artnet Asks: Painter Brendan Smith, Creator of Nike-Inspired Custom Artworks

Does Nike have the art world figured out?

Brendan Smith at FIVE ELEVEN. Photo: Matteo Prandoni/BFA.

Thanks to modern technology, you can customize your sneakers, your car, and just about anything else imaginable. But what about designing a customized piece of fine art? Brendan Smith‘s current show at FIVE ELEVEN gallery in Chelsea allows you to do just that. Called “PaintingID,” the concept is influenced by Nike’s online customization platform, and gives collectors the chance to select from an array of colors and finishes using software created exclusively for the show. In the gallery, iPads are stationed, ready to take orders. We caught up with Smith to discuss the show and his commercial ambitions, which would make Andy Warhol proud.

What was the inspiration behind this show?
“PaintingID” evolved after my first solo show in 2014, where I had 10 paintings in the gallery displayed in a more traditional manner.  For that show, I worked with [graphic designer] Keri Bronk, who designed a customization brochure similar to a new car catalog, where collectors could customize their own paintings based off of the few finishes and colors I used in that show.

I wanted to play with the idea of a painting being a commodity that, like many luxury items today, could be customized to a buyer’s personal taste based on the formal inputs presented in the paintings shown at the gallery.

I wanted to explore this idea further, and focus on certain aspects of customization today such as the disconnect between reality and the digital when designing our own items online such as in and Lexus’ “Build Your Lexus.” When using these sites, you use digital models of each item to customize your own final design. was a way to explore those ideas with my own work and take it into the digital realm while still keeping the focus on painting.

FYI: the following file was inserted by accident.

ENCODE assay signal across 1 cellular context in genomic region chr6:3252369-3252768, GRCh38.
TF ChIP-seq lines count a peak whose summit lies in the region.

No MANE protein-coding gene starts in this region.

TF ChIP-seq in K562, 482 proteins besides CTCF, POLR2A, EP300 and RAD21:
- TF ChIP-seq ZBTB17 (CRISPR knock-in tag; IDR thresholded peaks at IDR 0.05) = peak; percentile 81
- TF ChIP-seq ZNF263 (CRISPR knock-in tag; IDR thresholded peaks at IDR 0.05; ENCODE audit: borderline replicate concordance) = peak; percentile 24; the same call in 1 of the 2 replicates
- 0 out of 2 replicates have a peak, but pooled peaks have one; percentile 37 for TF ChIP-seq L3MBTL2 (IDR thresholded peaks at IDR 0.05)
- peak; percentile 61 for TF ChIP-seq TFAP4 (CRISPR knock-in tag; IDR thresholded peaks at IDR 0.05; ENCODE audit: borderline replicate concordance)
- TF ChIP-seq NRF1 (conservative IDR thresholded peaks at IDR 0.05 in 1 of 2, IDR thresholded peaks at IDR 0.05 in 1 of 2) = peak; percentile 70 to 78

You mentioned that the show confronts the idea of collectors who want to have a lot of control over what an artist is doing. Is this something you’ve experienced a lot of personally?
I have had people in the studio who liked my work, but would want a certain painting in a different color, whether it was to match their home’s design, or just a particular color they personally liked… I decided to experiment with opening the dialogue between myself and collectors by allowing them to pick and choose certain inputs into my system of working, and whether it could still remain purely about the painting for me.

Installation view.  Photo: Matteo Prandoni/BFA.

Installation view.
Photo: Matteo Prandoni/BFA.

Can you tell us a bit about the process of designing the customization software for the show?
I began working on the concept last fall with [graphic designer] Harry Gassel and [multimedia artist] James Orlando. I wanted to replicate the 3D model aspect of NikeID for my paintings on the site, and James introduced me to an app called 123D-Catch that allowed me to 3D scan my painting’s surfaces so that a digital model could be rendered for each of the four finishes. This was the first time, as an artist, that I was working in elements outside of what I could directly control, so it was an interesting and challenging process to go through.

Do you have a favorite color/finish combination from the selections in the show?
Custom Blue #1 in free form would be my personal favorite.

When did you know that you wanted to be an artist?
After I decided [that] I didn’t want to be an astronaut anymore.

Installation view.  Photo: Matteo Prandoni/BFA.

Installation view.
Photo: Matteo Prandoni/BFA.

What does a typical day in your studio look like?
My studio is just for painting. I don’t do any other type of work there, so it’s just a room filled with paint cans, a table which is layered with heavy-duty trash bags that I use as my palette and a folding chair for when I want to take a break. The entire floor space is covered with giant plastic tarps and there is paint everywhere.

What’s a fun fact about you?
I used to be a gymnast.

What do you predict for the future of the New York art scene?
I’m not sure, but hopefully it involves more painting.

PaintingID” is on display at FIVE ELEVEN until June 8, 2015. 

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